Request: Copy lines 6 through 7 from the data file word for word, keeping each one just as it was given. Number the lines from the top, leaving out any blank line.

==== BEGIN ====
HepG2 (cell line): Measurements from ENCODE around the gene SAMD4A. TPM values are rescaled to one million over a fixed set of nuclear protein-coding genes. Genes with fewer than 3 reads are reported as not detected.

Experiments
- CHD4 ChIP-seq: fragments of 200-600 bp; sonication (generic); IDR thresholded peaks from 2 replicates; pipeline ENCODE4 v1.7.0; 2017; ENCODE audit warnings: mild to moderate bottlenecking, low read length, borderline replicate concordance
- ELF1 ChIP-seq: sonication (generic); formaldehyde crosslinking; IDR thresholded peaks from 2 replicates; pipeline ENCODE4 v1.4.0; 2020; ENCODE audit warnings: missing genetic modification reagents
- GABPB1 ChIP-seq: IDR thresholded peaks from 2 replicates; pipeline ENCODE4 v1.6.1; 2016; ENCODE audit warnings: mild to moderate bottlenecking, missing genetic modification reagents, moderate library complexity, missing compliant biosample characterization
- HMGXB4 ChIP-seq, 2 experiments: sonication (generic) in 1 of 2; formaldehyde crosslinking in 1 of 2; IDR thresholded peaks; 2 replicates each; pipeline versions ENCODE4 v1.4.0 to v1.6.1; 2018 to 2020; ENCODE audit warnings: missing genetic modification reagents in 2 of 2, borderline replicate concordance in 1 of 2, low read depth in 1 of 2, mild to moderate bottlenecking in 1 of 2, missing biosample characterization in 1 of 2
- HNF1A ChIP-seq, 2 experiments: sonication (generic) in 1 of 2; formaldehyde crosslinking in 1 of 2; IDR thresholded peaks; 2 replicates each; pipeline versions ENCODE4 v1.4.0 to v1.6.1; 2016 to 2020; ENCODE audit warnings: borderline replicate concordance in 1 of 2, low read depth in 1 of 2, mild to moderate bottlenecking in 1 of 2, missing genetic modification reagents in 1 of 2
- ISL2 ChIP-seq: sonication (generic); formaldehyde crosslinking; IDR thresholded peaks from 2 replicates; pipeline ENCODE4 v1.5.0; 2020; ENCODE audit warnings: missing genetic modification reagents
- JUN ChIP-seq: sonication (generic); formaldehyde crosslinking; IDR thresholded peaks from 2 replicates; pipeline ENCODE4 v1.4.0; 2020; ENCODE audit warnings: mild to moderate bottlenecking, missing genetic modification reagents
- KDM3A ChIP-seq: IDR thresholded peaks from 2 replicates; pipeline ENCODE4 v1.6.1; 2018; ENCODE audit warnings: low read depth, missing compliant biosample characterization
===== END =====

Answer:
- HMGXB4 ChIP-seq, 2 experiments: sonication (generic) in 1 of 2; formaldehyde crosslinking in 1 of 2; IDR thresholded peaks; 2 replicates each; pipeline versions ENCODE4 v1.4.0 to v1.6.1; 2018 to 2020; ENCODE audit warnings: missing genetic modification reagents in 2 of 2, borderline replicate concordance in 1 of 2, low read depth in 1 of 2, mild to moderate bottlenecking in 1 of 2, missing biosample characterization in 1 of 2
- HNF1A ChIP-seq, 2 experiments: sonication (generic) in 1 of 2; formaldehyde crosslinking in 1 of 2; IDR thresholded peaks; 2 replicates each; pipeline versions ENCODE4 v1.4.0 to v1.6.1; 2016 to 2020; ENCODE audit warnings: borderline replicate concordance in 1 of 2, low read depth in 1 of 2, mild to moderate bottlenecking in 1 of 2, missing genetic modification reagents in 1 of 2